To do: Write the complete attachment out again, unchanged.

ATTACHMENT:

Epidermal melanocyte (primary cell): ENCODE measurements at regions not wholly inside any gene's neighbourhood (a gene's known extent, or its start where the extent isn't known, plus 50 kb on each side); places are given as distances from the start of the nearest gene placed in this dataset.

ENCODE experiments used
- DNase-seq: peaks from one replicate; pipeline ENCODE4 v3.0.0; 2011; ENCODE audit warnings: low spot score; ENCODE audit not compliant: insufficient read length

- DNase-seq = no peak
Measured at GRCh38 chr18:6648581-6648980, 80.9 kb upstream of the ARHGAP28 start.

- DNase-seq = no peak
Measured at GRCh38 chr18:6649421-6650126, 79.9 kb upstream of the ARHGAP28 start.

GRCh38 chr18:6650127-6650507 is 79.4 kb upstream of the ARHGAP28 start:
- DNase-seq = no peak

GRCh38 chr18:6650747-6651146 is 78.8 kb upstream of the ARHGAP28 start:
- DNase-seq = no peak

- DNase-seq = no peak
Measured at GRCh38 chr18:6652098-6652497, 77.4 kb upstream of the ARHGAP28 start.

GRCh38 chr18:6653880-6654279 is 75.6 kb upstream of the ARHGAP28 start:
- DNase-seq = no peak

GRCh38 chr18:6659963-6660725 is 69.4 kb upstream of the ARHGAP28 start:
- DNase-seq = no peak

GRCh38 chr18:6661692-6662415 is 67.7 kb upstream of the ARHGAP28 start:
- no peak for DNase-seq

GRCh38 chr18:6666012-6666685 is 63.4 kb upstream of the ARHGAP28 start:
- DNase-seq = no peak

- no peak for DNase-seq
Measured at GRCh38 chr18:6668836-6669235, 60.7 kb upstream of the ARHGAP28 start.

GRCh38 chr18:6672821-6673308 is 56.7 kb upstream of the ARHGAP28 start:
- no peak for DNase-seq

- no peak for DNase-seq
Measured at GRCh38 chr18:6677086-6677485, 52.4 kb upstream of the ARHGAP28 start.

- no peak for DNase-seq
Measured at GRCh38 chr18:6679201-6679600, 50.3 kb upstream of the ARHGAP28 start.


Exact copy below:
Epidermal melanocyte (primary cell): ENCODE measurements at regions not wholly inside any gene's neighbourhood (a gene's known extent, or its start where the extent isn't known, plus 50 kb on each side); places are given as distances from the start of the nearest gene placed in this dataset.

ENCODE experiments used
- DNase-seq: peaks from one replicate; pipeline ENCODE4 v3.0.0; 2011; ENCODE audit warnings: low spot score; ENCODE audit not compliant: insufficient read length

- DNase-seq = no peak
Measured at GRCh38 chr18:6648581-6648980, 80.9 kb upstream of the ARHGAP28 start.

- DNase-seq = no peak
Measured at GRCh38 chr18:6649421-6650126, 79.9 kb upstream of the ARHGAP28 start.

GRCh38 chr18:6650127-6650507 is 79.4 kb upstream of the ARHGAP28 start:
- DNase-seq = no peak

GRCh38 chr18:6650747-6651146 is 78.8 kb upstream of the ARHGAP28 start:
- DNase-seq = no peak

- DNase-seq = no peak
Measured at GRCh38 chr18:6652098-6652497, 77.4 kb upstream of the ARHGAP28 start.

GRCh38 chr18:6653880-6654279 is 75.6 kb upstream of the ARHGAP28 start:
- DNase-seq = no peak

GRCh38 chr18:6659963-6660725 is 69.4 kb upstream of the ARHGAP28 start:
- DNase-seq = no peak

GRCh38 chr18:6661692-6662415 is 67.7 kb upstream of the ARHGAP28 start:
- no peak for DNase-seq

GRCh38 chr18:6666012-6666685 is 63.4 kb upstream of the ARHGAP28 start:
- DNase-seq = no peak

- no peak for DNase-seq
Measured at GRCh38 chr18:6668836-6669235, 60.7 kb upstream of the ARHGAP28 start.

GRCh38 chr18:6672821-6673308 is 56.7 kb upstream of the ARHGAP28 start:
- no peak for DNase-seq

- no peak for DNase-seq
Measured at GRCh38 chr18:6677086-6677485, 52.4 kb upstream of the ARHGAP28 start.

- no peak for DNase-seq
Measured at GRCh38 chr18:6679201-6679600, 50.3 kb upstream of the ARHGAP28 start.